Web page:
Yesterday was the first day of classes for the Spring semester of my sophomore year, here at CSU Chico. That morning I attended an introductory class on basic drawing, and a class on academic writing, just thrilling both. Afterwards I went to work and didn’t get home until after six. First thing I did when I got back, before I took off my bag or pulled the bike helmet off my skull, was boot up my computer. Seven new emails since I checked it that morning!
Sure, half of it was junk or myspace or facebook or some other form of fruitless digital flotsam, but the other half was written by people I respect, people whose opinion of me matters a lot to me, people I want to know more about, and people I relate to. This was the pay dirt, this was the cherished human interaction, this was the substance that made the rest of my time “a life”.
“Get a life.” Such cruelty for a childish figure of speech. As if the recipient of this verbal arrow wasn’t living, but was merely taking up space, only getting in the way, amounting to nothing more than a breathing eating shitting meat-sack. As much satisfaction as I get from waking well rested, eating real food, making my body grow and work, and pursuing other such primal habits, I worry constantly about having a life.
So I make one for myself and I connect it to the internet. A lot of this is driven by my penchant for documentation and publication. If I’ve got “a life”, shouldn’t there be an abundance of evidence? Shouldn’t I share it? Shouldn’t it be digitized and thrown to the commons so that perhaps it can be fuel for someone else’s self-affirming masturbatory internet vanity?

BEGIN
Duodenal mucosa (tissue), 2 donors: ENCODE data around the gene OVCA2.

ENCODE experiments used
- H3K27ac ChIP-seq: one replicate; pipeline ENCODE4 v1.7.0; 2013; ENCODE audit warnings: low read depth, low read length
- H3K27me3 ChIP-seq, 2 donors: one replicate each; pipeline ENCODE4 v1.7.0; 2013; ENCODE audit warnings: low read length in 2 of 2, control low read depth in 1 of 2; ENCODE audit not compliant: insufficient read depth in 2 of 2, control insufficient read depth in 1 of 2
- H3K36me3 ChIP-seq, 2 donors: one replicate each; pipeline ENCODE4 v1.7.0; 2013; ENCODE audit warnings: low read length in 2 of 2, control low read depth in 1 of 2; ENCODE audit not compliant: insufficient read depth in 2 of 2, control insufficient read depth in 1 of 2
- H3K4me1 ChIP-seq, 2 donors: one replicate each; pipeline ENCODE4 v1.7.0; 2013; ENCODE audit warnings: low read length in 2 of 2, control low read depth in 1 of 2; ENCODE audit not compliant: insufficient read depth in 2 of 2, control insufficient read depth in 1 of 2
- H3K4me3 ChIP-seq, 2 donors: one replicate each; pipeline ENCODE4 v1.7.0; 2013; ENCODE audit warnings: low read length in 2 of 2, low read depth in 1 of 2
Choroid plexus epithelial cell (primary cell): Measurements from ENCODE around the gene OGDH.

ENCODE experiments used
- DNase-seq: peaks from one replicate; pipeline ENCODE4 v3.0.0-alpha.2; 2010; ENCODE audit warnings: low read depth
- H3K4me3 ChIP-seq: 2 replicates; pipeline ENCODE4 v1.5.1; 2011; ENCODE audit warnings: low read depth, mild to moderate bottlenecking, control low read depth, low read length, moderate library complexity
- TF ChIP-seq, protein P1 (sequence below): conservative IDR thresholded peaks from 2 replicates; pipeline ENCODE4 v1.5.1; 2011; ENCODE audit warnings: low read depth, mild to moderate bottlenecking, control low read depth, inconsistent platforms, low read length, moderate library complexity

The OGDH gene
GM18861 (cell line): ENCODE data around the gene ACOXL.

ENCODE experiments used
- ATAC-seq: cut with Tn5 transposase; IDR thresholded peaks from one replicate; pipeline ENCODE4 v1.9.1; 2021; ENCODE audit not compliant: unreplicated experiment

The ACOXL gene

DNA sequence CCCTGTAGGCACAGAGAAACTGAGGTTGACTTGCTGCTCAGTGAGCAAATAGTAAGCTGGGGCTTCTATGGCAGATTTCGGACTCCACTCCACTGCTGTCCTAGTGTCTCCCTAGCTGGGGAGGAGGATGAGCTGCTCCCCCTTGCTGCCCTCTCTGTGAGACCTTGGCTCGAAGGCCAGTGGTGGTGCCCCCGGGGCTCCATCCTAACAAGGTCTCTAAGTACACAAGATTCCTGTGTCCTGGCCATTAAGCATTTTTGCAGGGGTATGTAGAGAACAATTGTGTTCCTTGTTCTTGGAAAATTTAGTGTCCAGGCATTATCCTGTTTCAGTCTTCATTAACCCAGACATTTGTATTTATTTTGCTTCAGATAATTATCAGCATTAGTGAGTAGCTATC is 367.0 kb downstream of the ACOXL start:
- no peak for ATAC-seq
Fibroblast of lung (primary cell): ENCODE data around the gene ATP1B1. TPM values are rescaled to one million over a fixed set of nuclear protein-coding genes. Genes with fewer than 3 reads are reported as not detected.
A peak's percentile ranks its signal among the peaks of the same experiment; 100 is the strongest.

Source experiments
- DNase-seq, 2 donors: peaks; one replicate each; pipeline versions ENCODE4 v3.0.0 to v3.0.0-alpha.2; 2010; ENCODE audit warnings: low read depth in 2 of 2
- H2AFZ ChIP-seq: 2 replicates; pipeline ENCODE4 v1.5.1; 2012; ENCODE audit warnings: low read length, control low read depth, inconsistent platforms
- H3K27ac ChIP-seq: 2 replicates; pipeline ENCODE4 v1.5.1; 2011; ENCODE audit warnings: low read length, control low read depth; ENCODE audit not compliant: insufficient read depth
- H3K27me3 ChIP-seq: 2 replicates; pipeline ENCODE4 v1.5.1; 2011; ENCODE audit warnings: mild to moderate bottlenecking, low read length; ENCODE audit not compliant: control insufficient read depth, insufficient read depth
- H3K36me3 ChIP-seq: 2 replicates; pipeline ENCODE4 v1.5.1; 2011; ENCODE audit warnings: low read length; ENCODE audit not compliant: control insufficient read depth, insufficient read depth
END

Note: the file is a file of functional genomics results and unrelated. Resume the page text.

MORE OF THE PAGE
I often find myself wishing more of my friends in Chico were a bit more deft on the internets. I wish more of them had Flickr accounts, or that they blogged more often, so that maybe our online representations could be sewn together just a bit tighter.
And yet I have a compulsive fear of telephones. In “real life”, meatspace, non-virtual reality, I’m much more cloistered. More-so since moving to Chico. In the four hours I spent amongst other students yesterday I talked to maybe two of them, and only in the briefest and most incidental manner. I so quickly cast away chances to relate with these peers of mine because in all honesty, I’m nowhere near as social in the flesh as I am on the net.
Even with well-established friends, people with whom I have a deep, trusting, well-bonded friendship, I find myself being less social than I really ought to be. So I admit I have a problem.
Because the internet offers me the ability to so easily refine and spell-check and fucking twitter my life away and out into the void, I feel much more comfortable expressing myself and seeking that most-valued meaningful human interaction within the bezel of my laptop’s screen. As a result, I feel much less competent in my efforts to meet new people and strike up interesting conversations in real life.
Sure, I can make the case that I don’t have much in common with the majority of my peers at University, and that the long-tailed distance-less form of the internet allows me to connect with people who really get me. But that doesn’t mean I should snub as much face-to-face socialization as I do.
I don’t think I have an internet-addiction in all honesty, and I’m not trying to imply that my life in the real world is as pale in comparison to my online life as night and day, but I do think the balance ought to shift.
I’m going to publish this post, by no means my last, and then I am going to turn off my computer. Today I am going to make breakfast, I am going to ride my bike, I am going to attend classes on things I find interesting like photography and philosophy and human geography, I’m going to go grocery shopping, and I’m going to look people in the eyes and know that my brain can pull so much more information from their body language and the tone of their voice and their appearance than it ever could from an emoticon.